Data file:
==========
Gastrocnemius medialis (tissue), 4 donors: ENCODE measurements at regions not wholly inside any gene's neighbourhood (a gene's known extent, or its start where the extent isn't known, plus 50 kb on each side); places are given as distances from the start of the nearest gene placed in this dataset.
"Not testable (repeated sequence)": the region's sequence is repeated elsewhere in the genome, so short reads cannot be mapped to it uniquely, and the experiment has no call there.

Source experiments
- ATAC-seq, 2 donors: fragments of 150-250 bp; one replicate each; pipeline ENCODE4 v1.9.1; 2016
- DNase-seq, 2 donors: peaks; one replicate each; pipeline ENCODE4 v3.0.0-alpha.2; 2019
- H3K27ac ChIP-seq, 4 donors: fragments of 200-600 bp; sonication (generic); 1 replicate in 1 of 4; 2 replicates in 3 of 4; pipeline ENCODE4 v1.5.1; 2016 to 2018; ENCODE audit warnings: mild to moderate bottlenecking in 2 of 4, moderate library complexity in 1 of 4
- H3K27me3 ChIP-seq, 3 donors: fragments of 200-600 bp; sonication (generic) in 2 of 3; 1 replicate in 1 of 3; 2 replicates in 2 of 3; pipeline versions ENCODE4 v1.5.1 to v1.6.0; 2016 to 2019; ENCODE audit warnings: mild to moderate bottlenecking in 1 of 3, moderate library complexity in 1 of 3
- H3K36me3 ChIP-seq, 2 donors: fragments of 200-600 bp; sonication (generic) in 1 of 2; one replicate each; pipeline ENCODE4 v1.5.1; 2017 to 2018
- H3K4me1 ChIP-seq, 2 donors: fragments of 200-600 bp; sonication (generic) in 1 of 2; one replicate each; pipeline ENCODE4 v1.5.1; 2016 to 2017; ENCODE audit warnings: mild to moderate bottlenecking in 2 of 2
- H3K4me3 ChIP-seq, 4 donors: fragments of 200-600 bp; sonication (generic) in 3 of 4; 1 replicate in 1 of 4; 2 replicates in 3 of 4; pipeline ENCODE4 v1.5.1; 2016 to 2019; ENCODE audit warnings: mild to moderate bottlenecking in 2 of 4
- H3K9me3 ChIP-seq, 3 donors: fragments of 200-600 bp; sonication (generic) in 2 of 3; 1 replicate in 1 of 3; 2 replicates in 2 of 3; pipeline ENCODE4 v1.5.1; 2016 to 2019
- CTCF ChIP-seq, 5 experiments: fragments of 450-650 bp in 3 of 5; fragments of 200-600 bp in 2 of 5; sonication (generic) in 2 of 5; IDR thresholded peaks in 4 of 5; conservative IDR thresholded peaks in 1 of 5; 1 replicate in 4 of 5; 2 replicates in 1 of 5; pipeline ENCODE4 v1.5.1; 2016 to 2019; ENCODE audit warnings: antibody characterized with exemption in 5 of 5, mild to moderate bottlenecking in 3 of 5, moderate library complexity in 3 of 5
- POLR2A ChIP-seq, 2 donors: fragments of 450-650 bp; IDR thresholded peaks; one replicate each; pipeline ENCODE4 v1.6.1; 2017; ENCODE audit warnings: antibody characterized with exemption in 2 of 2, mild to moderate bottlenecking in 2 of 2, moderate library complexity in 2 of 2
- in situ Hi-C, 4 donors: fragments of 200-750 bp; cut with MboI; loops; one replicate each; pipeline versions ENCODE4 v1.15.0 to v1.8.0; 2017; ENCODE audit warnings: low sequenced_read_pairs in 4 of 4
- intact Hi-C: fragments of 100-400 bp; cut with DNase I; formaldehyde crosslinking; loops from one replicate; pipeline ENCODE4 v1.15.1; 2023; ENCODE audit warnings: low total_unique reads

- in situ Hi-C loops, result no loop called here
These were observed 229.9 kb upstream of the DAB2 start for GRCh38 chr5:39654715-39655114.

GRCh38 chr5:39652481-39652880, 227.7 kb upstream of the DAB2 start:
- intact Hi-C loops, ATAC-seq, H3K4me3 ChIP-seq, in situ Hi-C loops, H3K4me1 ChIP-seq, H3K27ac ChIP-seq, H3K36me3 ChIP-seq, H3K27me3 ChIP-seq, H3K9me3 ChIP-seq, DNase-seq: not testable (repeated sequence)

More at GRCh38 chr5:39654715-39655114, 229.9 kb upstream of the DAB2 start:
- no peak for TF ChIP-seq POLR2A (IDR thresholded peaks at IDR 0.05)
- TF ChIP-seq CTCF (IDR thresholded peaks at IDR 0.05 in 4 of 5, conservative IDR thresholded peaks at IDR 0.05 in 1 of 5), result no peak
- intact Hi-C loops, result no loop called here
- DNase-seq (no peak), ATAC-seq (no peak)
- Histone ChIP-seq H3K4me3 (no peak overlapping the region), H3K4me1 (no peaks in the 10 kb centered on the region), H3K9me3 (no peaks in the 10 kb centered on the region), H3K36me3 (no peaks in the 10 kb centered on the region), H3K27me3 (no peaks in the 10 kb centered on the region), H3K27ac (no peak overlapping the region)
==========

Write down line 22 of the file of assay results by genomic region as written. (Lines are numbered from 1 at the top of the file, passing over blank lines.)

- TF ChIP-seq CTCF (IDR thresholded peaks at IDR 0.05 in 4 of 5, conservative IDR thresholded peaks at IDR 0.05 in 1 of 5), result no peak